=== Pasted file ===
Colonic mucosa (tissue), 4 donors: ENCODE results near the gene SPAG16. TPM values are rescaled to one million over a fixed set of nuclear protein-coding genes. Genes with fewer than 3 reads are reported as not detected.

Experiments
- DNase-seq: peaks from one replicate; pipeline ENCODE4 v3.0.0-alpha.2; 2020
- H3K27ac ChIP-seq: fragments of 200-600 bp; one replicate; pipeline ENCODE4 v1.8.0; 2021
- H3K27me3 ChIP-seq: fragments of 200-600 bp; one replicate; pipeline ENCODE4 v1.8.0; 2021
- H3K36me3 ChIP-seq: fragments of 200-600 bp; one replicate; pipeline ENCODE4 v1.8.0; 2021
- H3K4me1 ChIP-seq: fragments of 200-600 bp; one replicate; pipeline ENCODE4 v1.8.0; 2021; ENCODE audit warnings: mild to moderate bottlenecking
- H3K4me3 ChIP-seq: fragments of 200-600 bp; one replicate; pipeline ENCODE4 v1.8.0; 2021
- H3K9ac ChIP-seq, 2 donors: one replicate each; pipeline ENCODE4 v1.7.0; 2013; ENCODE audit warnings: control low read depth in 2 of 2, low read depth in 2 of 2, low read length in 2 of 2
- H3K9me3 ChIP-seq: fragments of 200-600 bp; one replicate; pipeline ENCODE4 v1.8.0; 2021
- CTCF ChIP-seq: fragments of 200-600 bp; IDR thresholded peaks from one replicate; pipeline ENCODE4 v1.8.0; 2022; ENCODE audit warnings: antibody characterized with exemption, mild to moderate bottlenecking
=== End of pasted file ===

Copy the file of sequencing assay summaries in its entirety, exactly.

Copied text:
Colonic mucosa (tissue), 4 donors: ENCODE results near the gene SPAG16. TPM values are rescaled to one million over a fixed set of nuclear protein-coding genes. Genes with fewer than 3 reads are reported as not detected.

Experiments
- DNase-seq: peaks from one replicate; pipeline ENCODE4 v3.0.0-alpha.2; 2020
- H3K27ac ChIP-seq: fragments of 200-600 bp; one replicate; pipeline ENCODE4 v1.8.0; 2021
- H3K27me3 ChIP-seq: fragments of 200-600 bp; one replicate; pipeline ENCODE4 v1.8.0; 2021
- H3K36me3 ChIP-seq: fragments of 200-600 bp; one replicate; pipeline ENCODE4 v1.8.0; 2021
- H3K4me1 ChIP-seq: fragments of 200-600 bp; one replicate; pipeline ENCODE4 v1.8.0; 2021; ENCODE audit warnings: mild to moderate bottlenecking
- H3K4me3 ChIP-seq: fragments of 200-600 bp; one replicate; pipeline ENCODE4 v1.8.0; 2021
- H3K9ac ChIP-seq, 2 donors: one replicate each; pipeline ENCODE4 v1.7.0; 2013; ENCODE audit warnings: control low read depth in 2 of 2, low read depth in 2 of 2, low read length in 2 of 2
- H3K9me3 ChIP-seq: fragments of 200-600 bp; one replicate; pipeline ENCODE4 v1.8.0; 2021
- CTCF ChIP-seq: fragments of 200-600 bp; IDR thresholded peaks from one replicate; pipeline ENCODE4 v1.8.0; 2022; ENCODE audit warnings: antibody characterized with exemption, mild to moderate bottlenecking